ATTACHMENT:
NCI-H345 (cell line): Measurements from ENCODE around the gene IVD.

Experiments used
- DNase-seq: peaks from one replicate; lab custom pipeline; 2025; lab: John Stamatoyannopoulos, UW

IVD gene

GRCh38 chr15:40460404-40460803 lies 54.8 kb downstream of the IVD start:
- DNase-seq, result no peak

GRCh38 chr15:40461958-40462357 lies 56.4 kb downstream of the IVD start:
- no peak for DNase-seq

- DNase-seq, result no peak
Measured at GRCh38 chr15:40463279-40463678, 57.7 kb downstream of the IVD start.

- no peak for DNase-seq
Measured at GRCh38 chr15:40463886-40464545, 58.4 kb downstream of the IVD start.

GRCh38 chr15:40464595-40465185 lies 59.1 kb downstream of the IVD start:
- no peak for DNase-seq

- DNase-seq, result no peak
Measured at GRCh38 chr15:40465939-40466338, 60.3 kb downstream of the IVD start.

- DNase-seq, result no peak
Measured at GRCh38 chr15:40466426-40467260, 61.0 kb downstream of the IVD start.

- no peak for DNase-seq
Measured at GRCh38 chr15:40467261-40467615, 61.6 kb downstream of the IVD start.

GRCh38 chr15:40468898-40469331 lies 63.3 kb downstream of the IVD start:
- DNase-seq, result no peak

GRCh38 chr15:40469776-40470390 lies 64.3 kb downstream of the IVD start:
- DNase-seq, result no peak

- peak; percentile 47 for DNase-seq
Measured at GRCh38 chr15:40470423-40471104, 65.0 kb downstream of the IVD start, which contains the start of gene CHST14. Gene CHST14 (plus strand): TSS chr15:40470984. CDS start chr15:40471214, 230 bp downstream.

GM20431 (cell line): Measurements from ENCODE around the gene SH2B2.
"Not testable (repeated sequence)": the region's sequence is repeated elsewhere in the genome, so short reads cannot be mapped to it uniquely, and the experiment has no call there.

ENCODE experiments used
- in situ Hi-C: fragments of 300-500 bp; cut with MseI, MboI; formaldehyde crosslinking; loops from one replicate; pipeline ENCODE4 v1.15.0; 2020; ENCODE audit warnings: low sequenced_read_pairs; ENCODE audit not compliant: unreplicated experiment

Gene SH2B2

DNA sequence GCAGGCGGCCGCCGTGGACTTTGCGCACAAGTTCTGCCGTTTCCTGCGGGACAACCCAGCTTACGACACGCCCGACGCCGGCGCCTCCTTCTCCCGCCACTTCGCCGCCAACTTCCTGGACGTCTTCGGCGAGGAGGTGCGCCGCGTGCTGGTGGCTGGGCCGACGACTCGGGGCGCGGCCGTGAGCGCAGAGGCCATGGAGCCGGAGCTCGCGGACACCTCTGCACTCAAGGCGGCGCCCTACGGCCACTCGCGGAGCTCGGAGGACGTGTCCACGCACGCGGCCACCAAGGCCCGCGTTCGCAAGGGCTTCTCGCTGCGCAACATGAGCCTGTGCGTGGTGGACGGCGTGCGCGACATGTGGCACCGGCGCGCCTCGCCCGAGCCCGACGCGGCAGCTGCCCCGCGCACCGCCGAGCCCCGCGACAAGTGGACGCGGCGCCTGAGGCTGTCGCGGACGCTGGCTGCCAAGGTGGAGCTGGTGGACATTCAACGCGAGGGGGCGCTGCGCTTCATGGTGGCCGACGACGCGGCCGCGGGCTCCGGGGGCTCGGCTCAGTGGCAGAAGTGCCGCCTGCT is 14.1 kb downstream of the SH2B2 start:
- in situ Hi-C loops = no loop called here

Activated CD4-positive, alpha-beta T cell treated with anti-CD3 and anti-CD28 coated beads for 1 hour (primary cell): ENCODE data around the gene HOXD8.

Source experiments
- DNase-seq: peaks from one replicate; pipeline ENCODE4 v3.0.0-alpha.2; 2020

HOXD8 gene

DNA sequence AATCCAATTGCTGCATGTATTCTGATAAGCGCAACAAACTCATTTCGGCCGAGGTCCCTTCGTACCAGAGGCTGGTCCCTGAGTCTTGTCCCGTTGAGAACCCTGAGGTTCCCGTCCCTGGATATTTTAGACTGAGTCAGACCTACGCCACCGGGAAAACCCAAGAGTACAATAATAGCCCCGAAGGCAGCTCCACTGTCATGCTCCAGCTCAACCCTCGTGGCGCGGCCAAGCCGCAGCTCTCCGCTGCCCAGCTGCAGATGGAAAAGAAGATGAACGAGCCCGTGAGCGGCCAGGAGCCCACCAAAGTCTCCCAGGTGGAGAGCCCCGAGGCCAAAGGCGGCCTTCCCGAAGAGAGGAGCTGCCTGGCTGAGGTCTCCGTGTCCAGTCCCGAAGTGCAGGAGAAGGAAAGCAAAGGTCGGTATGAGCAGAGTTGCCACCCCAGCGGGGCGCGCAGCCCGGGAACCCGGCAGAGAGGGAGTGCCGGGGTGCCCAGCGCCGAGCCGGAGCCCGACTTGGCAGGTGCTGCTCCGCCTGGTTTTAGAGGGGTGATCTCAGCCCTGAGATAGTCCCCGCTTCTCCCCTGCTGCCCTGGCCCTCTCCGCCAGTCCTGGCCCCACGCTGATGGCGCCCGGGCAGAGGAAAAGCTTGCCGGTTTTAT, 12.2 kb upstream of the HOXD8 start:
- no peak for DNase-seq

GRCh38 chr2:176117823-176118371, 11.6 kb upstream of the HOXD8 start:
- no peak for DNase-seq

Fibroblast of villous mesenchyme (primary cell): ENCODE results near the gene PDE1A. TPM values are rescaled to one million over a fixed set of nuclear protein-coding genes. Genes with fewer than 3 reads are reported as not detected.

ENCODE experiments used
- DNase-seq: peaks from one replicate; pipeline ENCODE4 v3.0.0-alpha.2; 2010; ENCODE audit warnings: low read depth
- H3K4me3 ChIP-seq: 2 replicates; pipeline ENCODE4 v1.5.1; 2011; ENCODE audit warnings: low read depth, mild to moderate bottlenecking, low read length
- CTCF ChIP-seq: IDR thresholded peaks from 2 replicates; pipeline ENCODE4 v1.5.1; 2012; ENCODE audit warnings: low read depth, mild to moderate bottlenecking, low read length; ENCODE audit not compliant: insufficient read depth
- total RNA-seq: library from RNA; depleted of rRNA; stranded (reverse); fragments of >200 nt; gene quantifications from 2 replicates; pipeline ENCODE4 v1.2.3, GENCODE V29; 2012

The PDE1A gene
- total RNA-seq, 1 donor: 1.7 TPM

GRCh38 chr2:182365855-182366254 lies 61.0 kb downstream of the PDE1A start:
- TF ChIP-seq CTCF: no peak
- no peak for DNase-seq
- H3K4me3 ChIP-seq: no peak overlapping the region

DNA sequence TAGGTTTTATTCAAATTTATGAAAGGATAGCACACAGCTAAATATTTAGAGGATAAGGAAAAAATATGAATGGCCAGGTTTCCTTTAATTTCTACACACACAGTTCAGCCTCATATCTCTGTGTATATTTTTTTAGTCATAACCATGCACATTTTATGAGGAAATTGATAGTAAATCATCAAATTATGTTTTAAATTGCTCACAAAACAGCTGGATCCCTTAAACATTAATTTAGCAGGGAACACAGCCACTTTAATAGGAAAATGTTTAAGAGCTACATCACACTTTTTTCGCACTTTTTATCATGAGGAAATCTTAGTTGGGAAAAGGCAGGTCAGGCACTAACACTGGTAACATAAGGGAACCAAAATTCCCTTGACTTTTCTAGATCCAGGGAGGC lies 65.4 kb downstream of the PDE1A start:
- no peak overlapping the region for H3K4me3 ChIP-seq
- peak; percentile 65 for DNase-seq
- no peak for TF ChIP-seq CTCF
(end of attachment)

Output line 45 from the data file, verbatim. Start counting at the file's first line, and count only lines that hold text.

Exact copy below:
- H3K4me3 ChIP-seq: 2 replicates; pipeline ENCODE4 v1.5.1; 2011; ENCODE audit warnings: low read depth, mild to moderate bottlenecking, low read length